We're fairly sure this is London's least-known museum. Dedicated to the writer Natsume Soseki, famous in his native Japan but pretty much unknown in the UK, the museum is a flat on a residential street in Clapham.
The museum is opposite a house Soseki lodged in between 1901-1902 and is more a shrine to the writer than a museum. There's a recreation of his personal library, photographs of early 20th century London places and events that Soseki visited, a bust to the writer, a huge painting and some depictions of Soseki travelling London and the UK.
The descriptions for each image, by the way, are in Japanese, though there is an English guide sheet available. Of roughly 800 visitors per year, around 600 are from Japan. To get into the museum there is a small sign by the buzzer and one passes by discarded Crocs and bicycles and other things one typically finds littering a London communal hallway. This museum is certainly off the beaten track.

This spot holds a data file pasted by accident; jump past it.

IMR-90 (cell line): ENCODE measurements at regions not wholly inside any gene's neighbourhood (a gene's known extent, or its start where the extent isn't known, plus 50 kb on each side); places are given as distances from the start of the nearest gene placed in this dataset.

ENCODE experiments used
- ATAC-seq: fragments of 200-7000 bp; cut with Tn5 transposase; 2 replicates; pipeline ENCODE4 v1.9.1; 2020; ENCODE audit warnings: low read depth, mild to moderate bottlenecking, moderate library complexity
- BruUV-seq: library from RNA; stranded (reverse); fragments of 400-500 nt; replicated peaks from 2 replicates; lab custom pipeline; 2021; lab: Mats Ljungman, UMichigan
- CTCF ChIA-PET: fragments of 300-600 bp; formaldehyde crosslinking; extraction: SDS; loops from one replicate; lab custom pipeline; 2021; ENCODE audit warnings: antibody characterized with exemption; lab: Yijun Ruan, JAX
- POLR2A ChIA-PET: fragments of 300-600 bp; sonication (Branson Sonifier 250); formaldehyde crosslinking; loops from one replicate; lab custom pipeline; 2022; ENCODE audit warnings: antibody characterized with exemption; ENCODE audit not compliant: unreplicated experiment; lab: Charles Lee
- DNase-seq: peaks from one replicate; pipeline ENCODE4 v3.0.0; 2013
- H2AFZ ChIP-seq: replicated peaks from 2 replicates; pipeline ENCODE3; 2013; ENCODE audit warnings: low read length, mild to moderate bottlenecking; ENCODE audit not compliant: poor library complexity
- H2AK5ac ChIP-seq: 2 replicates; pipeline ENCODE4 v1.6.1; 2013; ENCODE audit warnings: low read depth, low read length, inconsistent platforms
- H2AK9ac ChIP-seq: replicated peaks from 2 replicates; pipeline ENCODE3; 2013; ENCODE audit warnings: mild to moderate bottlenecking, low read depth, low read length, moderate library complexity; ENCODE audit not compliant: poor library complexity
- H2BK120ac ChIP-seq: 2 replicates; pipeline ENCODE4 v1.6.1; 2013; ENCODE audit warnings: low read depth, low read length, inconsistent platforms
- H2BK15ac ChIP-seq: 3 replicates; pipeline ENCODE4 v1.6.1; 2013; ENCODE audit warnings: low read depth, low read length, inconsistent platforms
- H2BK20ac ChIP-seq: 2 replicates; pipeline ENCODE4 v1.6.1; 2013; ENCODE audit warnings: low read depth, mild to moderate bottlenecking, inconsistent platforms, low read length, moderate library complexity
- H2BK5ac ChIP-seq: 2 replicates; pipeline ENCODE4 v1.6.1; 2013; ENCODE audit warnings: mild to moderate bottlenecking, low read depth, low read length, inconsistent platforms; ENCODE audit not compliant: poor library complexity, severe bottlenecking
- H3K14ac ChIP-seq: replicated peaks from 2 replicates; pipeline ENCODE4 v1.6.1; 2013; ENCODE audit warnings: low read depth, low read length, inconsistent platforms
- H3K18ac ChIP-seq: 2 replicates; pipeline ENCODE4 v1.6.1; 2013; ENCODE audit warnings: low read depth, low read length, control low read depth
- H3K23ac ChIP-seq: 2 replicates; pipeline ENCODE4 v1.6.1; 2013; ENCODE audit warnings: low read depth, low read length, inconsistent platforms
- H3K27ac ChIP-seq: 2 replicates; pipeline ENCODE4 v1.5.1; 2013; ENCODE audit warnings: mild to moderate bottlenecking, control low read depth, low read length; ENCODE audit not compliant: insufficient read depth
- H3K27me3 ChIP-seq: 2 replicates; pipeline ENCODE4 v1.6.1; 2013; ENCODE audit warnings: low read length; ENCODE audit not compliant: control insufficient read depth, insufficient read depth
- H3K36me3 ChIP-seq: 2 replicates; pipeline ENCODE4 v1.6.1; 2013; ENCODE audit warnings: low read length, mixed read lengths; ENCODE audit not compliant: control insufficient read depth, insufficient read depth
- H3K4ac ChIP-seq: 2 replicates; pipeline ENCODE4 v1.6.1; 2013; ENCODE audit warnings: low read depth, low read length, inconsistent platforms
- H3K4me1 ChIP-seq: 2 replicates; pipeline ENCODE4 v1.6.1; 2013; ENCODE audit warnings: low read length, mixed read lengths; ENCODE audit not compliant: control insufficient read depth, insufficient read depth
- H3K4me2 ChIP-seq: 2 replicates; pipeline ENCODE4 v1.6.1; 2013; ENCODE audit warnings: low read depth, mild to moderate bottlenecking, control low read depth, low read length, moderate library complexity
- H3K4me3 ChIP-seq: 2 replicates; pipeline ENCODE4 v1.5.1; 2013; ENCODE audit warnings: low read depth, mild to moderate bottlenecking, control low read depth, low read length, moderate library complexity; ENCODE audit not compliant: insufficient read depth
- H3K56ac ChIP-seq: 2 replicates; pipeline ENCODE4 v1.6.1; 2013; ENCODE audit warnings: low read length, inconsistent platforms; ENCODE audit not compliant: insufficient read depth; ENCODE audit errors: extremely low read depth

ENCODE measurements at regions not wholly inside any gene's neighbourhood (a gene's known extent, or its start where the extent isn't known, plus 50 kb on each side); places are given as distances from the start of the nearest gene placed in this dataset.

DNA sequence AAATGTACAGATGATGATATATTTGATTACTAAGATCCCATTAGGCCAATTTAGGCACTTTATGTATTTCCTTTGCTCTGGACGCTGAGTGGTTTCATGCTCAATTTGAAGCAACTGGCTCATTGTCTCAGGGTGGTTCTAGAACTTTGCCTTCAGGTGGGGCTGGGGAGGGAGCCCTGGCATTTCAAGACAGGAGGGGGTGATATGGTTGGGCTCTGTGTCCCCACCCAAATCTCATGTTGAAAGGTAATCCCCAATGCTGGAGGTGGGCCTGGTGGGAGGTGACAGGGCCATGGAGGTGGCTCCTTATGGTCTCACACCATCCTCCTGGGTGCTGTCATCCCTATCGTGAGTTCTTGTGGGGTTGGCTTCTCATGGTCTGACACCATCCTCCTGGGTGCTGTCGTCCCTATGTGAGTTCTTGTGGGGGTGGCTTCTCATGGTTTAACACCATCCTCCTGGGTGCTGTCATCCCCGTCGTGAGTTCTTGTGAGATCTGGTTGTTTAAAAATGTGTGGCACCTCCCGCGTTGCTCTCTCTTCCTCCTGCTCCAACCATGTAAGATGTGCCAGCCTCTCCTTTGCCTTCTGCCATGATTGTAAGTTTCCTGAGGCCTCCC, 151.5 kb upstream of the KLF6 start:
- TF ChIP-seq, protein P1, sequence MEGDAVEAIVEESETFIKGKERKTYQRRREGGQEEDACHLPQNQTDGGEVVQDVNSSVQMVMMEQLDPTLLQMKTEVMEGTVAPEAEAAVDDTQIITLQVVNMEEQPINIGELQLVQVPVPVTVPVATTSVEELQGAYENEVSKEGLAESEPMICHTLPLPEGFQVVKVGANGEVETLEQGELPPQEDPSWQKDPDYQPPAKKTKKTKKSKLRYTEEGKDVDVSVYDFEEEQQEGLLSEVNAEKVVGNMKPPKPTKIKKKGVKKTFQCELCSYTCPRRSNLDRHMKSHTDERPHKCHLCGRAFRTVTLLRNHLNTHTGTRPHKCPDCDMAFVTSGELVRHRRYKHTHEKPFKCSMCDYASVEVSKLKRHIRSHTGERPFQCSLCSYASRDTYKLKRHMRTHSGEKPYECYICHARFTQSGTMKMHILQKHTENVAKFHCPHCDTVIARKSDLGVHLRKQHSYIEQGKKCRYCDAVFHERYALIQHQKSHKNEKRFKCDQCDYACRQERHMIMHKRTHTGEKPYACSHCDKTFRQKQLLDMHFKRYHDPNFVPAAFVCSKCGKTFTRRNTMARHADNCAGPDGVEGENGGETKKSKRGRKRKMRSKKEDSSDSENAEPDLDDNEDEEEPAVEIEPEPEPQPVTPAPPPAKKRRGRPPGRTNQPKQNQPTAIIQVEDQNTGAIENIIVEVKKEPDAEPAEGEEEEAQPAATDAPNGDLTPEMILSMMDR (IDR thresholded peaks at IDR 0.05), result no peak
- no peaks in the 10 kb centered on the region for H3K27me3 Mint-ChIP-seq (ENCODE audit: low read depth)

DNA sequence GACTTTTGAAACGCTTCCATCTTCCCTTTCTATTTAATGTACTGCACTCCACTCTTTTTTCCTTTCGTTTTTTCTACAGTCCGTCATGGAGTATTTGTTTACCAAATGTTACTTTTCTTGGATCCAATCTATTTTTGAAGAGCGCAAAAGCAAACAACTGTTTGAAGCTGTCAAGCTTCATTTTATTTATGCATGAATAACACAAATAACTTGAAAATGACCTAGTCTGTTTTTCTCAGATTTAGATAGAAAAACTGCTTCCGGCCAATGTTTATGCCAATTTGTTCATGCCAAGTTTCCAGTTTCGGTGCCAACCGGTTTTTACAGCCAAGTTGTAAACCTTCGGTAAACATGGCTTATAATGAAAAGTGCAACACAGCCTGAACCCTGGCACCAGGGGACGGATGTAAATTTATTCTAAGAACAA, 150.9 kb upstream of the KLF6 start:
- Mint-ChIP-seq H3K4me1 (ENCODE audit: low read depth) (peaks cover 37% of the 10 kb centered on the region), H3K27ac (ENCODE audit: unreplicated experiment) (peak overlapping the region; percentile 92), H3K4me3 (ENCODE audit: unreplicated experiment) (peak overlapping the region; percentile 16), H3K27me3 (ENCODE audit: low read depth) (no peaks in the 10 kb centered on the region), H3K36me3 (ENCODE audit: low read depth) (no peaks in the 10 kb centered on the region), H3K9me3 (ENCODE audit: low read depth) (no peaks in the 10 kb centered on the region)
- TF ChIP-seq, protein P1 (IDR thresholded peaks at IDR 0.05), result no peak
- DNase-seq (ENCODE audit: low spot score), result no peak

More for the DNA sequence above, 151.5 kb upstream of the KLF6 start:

In the illustrations Soseki mainly looks dismayed and alienated by his surroundings, and he did describe his two years in London as the most unpleasant of his life. Nevertheless, he did do some fine writing here — his The Tower of London is, to the western reader, a brilliantly deranged gothic travelogue.
The museum itself is a more peaceful place — mainly down to the warm greetings and enthusiasm of Yoshi, who looks after it. Curious visitors will be rewarded. Be warned though, curious people, the museum closes in September 2017. Make your way while you can.
Soseki in London Museum, 80 The Chase, London SW4 0NG.